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A backhoe moves fire-damaged remains Friday morning at the Howard Farmers Co-Op in Howard after a major fire Thursday night. (Marcus Traxler/Republic)

Blaze not slowing Howard elevator

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HOWARD — A pile of charred remains left from a massive fire was being cleaned, but Bruce Yanish called Friday “business as usual.”

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A total of 44 firefighters battled a blaze at the Howard Farmers Co-op Thursday night into Friday morning, but Yanish -- the grain elevator’s general manager -- said the business is staying open.

“It’s devastating,” Yanish said as workers cleaned up rubble from the major damage suffered to the feed mill equipment. “But at the same time, we’ve got a business to run and we’ve got products and services that we need to provide to our customers. We’re going to keep doing that.”

Howard Volunteer Fire Chief Nathan Ruml said the fire that started around 9:15 p.m. Thursday is “one of the bigger incidents we’ve ever had in Howard.” No cause has been determined and the fire is still under investigation, Ruml added. He said no one was injured.

Yanish said most of the business was salvaged and expected to be able to offer most services later Friday afternoon. Considering the close proximity of the grain bins and loading equipment at the co-op, Yanish said the outcome could have been a lot worse. A passerby driving along state Highway 37 called in the fire, Yanish said.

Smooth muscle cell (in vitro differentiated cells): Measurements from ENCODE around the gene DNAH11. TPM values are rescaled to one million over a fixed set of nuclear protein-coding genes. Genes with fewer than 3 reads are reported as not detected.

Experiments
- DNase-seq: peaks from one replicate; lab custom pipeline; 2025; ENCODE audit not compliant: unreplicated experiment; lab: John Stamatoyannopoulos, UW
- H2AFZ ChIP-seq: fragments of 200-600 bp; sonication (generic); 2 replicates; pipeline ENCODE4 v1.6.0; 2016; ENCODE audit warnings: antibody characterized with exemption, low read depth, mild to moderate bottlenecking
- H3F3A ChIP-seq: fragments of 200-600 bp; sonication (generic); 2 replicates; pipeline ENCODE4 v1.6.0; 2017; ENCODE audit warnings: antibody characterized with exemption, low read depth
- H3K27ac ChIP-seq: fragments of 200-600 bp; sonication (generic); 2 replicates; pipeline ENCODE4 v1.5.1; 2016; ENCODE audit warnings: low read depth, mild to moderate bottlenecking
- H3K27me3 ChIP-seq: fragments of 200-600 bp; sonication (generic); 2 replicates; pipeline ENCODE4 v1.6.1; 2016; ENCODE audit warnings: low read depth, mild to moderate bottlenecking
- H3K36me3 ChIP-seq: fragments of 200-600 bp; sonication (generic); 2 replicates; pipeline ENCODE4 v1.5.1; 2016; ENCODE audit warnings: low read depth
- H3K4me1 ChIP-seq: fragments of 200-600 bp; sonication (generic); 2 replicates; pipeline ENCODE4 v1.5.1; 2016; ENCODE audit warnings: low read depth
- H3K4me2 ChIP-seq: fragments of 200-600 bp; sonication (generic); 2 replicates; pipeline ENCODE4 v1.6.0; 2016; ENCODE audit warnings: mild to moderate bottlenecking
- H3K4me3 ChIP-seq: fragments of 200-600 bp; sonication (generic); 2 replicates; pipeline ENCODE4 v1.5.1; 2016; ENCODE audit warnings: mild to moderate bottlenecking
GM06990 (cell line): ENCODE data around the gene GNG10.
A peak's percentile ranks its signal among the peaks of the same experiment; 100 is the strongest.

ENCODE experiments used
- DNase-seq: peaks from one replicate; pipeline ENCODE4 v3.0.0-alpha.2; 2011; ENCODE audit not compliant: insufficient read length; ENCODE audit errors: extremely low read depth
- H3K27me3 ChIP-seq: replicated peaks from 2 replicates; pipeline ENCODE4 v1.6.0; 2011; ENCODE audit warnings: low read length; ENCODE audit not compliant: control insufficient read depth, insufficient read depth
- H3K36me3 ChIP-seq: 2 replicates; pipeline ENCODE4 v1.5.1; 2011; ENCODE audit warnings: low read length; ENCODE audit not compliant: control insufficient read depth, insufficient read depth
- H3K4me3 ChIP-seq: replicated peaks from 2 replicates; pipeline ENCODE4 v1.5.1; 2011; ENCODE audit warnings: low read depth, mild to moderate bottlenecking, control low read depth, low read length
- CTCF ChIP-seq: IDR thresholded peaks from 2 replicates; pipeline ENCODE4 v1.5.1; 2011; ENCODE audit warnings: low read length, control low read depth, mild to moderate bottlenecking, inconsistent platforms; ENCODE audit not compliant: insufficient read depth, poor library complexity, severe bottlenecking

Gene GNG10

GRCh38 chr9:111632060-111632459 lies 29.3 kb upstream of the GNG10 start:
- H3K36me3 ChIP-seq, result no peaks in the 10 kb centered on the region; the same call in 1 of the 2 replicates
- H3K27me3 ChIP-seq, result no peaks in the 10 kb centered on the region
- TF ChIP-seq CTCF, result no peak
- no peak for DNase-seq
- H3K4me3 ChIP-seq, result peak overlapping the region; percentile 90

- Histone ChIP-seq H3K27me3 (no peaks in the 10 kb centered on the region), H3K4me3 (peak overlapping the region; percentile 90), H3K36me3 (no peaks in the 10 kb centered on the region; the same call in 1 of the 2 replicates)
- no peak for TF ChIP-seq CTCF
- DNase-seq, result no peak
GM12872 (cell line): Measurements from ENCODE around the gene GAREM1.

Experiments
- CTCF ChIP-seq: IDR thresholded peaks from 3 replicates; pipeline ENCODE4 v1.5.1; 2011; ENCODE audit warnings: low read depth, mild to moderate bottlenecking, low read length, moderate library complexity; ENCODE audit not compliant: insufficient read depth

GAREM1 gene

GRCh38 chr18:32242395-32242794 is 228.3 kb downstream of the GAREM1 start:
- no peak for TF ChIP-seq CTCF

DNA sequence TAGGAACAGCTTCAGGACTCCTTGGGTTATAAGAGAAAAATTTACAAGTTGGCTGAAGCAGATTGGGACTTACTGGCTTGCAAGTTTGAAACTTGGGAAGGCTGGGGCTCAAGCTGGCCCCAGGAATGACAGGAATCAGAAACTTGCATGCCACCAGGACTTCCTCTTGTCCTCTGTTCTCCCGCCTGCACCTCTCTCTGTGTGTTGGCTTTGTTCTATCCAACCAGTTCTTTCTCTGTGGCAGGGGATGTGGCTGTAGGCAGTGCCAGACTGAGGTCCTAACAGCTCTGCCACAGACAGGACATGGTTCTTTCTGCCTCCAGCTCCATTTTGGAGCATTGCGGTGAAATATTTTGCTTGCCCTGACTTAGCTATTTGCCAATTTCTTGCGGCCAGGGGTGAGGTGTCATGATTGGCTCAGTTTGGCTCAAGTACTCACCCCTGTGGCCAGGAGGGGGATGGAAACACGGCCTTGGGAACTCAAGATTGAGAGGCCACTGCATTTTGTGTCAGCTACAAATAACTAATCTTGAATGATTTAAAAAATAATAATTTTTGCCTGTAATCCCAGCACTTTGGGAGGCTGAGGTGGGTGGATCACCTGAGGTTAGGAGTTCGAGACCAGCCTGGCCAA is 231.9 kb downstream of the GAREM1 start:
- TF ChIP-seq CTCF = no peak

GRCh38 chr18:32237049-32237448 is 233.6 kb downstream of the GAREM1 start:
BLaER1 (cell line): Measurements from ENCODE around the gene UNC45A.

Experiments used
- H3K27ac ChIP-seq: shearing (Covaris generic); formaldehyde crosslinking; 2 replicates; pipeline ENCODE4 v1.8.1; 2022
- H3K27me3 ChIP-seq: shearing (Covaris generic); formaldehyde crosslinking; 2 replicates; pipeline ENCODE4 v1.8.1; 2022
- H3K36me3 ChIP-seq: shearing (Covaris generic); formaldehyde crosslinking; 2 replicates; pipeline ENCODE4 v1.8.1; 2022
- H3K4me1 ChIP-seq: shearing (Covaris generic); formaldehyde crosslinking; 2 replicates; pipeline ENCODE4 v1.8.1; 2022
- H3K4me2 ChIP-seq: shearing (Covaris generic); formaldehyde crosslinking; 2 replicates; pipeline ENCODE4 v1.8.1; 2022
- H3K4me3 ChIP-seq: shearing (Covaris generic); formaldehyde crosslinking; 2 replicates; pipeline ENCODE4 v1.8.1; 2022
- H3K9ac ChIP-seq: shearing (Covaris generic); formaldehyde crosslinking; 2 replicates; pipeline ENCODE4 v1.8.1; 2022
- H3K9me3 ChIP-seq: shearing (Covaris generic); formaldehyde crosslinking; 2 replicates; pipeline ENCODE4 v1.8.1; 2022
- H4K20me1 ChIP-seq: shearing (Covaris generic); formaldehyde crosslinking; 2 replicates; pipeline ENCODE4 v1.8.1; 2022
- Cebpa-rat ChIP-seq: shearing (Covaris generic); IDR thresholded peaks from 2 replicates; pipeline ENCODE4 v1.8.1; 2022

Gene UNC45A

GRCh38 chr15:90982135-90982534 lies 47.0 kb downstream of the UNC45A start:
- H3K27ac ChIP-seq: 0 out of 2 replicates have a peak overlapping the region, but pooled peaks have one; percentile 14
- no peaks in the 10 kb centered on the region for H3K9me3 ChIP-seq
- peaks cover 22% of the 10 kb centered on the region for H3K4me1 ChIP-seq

“If it would have been 3 in the morning, it would have been a whole different story,” he said.

The Howard Fire Department was holding training at the time of the fire at the department’s fire hall and responded quickly to the scene. Volunteer fire departments from Canova and Fedora also responded.

“There were just a lot of things that went well,” Yanish said.

Ruml said the fire was contained in about two hours, but firefighters worked on smoldering for an additional 10 hours, mopping up hot spots and areas of debris. There were five fire engines and four support vehicles at the scene.

John Essert, a Howard native, was working construction equipment Friday brought in to clean the remains.

“They put a lot of feed out of that mill and they do good business,” Essert said. “They’re good people all the way around.”

Bob Calmus, Miner County’s emergency manager, said firefighters were on the scene throughout the night and didn’t leave the scene until 9:30 a.m. Friday.

Yanish said he didn’t know what caused the fire and that there were no employees working at the elevator at that hour. He said it will be a couple of months before things return to normal, but said all 30 employees -- including the 12 who work in the feed mill area -- will make up for any shortfalls caused by the fire.

“You just thank God that nobody got hurt,” Essert said. “Elevator fires are very dangerous and things could have been much worse.”

The town of more than 800 relies heavily on the elevator and the co-op to keep Howard’s economy going.

“It’s a lot of the business in town, especially when you consider a lot of the things that they do, whether it’s agronomy or fertilizer or the gas station across the road,” Calmus said. “It really means a lot to this community.”

It’s the second major fire to hit Howard in the last five months. A fire at Howard Cold Storage and Locker -- about 200 yards away from the co-op’s elevator -- burned to the ground after an early morning fire in November 2013. Calmus said the two businesses are integral to the community.

“Even though it devastating, there’s things that we have to do” Yanish said.

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